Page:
Information about project titled 'Intra- and interrater reliability of three different MRI grading and classification systems after acute hamstring injurie'
Intra- and interrater reliability of three different MRI grading and classification systems after acute hamstring injurie
|Details about the project - category||Details about the project - value|
|Project manager:||Arnlaug Wangensteen|
|Supervisor(s):||Roald Bahr, Johannes Tol|
|Coworker(s):||Frank W. Roemer, Paul Dijkstra, Michel D. Crema, Abdulaziz Farooq, Ali Guermazi|
Background: Simple Magnetic Resonance Imaging (MRI) grading systems for acute hamstring injuries are widely used and recently MRI classifications also including both the extent (in terms of a severity grading) and categorical scoring of the anatomical site of the injury have been proposed. However, the intra- and interrater reliability for these MRI grading and classification systems have previously not been compared.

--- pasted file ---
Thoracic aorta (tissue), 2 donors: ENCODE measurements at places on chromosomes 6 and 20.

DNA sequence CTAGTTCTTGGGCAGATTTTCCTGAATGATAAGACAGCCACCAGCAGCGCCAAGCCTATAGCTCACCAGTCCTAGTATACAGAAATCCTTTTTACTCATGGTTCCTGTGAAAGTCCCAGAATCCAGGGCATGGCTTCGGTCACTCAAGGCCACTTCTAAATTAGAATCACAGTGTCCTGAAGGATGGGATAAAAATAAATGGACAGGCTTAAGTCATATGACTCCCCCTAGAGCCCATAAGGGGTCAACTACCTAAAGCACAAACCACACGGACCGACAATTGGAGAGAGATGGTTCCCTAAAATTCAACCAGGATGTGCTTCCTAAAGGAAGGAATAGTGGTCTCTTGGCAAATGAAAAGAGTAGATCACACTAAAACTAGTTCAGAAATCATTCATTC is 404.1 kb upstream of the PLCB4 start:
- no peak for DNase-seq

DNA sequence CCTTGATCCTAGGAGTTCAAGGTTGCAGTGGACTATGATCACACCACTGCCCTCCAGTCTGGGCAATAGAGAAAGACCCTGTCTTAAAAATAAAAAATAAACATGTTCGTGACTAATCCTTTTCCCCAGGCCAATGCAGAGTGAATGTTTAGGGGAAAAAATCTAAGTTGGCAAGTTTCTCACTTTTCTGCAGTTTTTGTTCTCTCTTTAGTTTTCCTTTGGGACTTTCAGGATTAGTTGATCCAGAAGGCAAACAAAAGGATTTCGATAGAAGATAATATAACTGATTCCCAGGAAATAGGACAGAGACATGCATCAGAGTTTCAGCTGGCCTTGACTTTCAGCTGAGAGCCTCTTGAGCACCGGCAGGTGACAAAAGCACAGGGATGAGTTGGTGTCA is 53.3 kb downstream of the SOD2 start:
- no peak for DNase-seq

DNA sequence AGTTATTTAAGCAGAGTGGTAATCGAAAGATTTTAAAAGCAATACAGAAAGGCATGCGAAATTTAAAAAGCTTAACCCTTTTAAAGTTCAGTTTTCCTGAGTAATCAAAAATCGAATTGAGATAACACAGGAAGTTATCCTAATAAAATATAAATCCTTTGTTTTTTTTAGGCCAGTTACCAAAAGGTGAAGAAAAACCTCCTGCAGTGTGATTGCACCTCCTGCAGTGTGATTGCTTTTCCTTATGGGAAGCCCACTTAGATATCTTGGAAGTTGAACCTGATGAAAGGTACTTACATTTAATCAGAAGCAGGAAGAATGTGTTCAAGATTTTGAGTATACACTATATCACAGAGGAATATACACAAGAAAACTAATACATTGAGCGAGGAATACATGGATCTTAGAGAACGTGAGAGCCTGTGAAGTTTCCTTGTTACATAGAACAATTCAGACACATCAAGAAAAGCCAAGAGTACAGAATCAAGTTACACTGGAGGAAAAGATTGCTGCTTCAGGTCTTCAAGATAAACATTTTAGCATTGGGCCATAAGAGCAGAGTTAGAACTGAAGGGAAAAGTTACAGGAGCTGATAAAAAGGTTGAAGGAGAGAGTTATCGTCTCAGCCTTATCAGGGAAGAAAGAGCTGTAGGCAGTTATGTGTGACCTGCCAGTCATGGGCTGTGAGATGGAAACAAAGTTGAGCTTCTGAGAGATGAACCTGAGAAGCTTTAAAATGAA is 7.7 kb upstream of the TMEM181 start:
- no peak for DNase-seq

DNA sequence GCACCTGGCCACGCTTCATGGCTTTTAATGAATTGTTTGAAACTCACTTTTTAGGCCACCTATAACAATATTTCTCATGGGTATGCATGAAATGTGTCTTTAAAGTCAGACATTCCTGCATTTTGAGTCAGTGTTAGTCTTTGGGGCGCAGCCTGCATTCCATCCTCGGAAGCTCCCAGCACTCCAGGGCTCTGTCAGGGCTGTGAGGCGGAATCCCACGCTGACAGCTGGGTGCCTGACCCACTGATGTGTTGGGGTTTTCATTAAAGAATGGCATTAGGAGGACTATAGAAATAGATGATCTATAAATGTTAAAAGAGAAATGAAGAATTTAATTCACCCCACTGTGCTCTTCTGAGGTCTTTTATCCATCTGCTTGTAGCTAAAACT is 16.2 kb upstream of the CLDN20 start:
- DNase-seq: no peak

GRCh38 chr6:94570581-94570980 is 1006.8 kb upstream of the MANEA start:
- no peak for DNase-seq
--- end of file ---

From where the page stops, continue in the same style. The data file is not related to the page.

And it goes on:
Aims: To assess and compare the intra- and interrater reliability of three different MRI grading and classification systems after acute hamstring injury.
Methods: Male athletes (n = 40) with clinical diagnosis of acute hamstring injury and MRI ≤5 days were selected from a prospective cohort. Two radiologists independently evaluated the MRIs using standardised scoring form including the modified Peetrons grading system, the Chan acute muscle strain injury classification and the British Athletics Muscle Injury Classification. Intra-and interrater reliability was assessed with linear weighted kappa (ĸ) or unweighted Cohen’s and percentage agreement was calculated.
Results: We observed ‘substantial’ to ‘almost perfect’ intra- (ĸ range 0.65–1.00) and interrater reliability (ĸ range 0.77–1.00) with percentage agreement 83–100% and 88–100%, respectively, for severity gradings, overall anatomical sites and overall classifications for the three MRI systems. We observed substantial variability (ĸ range −0.05 to 1.00) for subcategories within the Chan classification and the British Athletics Muscle Injury Classification, however, the prevalence of positive scorings was low for some subcategories.
Conclusions: The modified Peetrons grading system, overall Chan classification and overall British Athletics Muscle Injury Classification demonstrated ‘substantial’ to ‘almost perfect’ intra- and interrater reliability when scored by experienced radiologists. The intra- and interrater reliability for the anatomical subcategories within the classifications remains unclear.